I open the letter, and I see that it contains two pages. I start to read, and then I come across the words, “This week in Language Arts we got an assignment. The assignment was to write a paragraph about someone in our life who is our role model. I chose you!”

As I finished the letter, I couldn’t wait to flip to the other page. As I read the words, a huge smile spread across my face. My favorite saying to express this feeling is “my heart is so full.” That’s exactly the feeling. Not only am I so utterly proud of this girl and her attitude towards life, challenges and all, but I am so proud to have been a part of her life. She wrote that “Alex taught me that I shouldn’t let what other people think of me, affect how I think of myself,” and that is how I know that I succeeded. In junior high, and high school, it is so easy to believe what others think as truth. I just want her to know how beautiful she is, how smart she is, how talented she is, and how kind she is, and to remember that no one can change her life, and her opinion of herself, but her.

This feeling, this pride beyond belief and happiness beyond words, is all I ever wanted. The words “role model” are probably some of my favorites, because I truly believe you are shaped by your environment and the choices you make. When I was selected for leadership roles, I always loved the opportunity to use my position to impact girls and teenagers and to make them smile. Being a girl is hard sometimes, and it’s nice to look up and see that someone a few years ahead of you seems to have it going in the right direction.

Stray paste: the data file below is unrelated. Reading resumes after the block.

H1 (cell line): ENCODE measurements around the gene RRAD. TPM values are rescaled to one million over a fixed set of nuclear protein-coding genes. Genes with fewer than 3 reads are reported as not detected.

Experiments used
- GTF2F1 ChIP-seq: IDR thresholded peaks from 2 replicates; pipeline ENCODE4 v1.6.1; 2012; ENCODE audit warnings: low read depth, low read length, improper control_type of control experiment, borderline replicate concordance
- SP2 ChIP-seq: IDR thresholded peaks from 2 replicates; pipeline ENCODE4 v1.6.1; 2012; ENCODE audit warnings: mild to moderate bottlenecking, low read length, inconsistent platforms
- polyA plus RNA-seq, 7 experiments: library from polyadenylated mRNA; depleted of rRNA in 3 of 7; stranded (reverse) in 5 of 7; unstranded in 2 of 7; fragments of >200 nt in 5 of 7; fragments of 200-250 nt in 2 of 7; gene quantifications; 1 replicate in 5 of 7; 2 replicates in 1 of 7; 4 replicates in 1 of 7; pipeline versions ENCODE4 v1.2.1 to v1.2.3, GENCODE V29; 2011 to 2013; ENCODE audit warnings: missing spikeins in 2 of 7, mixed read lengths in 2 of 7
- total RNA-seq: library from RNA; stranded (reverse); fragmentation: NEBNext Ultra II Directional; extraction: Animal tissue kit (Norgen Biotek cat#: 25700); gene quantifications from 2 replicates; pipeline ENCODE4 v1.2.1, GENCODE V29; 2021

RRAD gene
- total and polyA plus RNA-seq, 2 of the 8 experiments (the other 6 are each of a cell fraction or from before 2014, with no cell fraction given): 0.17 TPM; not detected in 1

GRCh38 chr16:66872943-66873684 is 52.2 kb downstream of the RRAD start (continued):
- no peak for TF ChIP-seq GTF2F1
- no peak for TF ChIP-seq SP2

In high school, I wasn’t the homecoming queen, or the star athlete, or the top of my class, or even the nicest. However, I made many decisions that I am proud of. I chose to work hard at school, I chose not to party, I chose to prioritize, I chose to use my voice, I chose to make a difference, and I chose to move on from the little things.

So, no, I wasn’t the prettiest or smartest or best. What I am, I now know, is a role model… and that is all I ever wanted.


P.S. I love you, Emma. I am so proud of the young woman you have become. I am proud to have been your role model.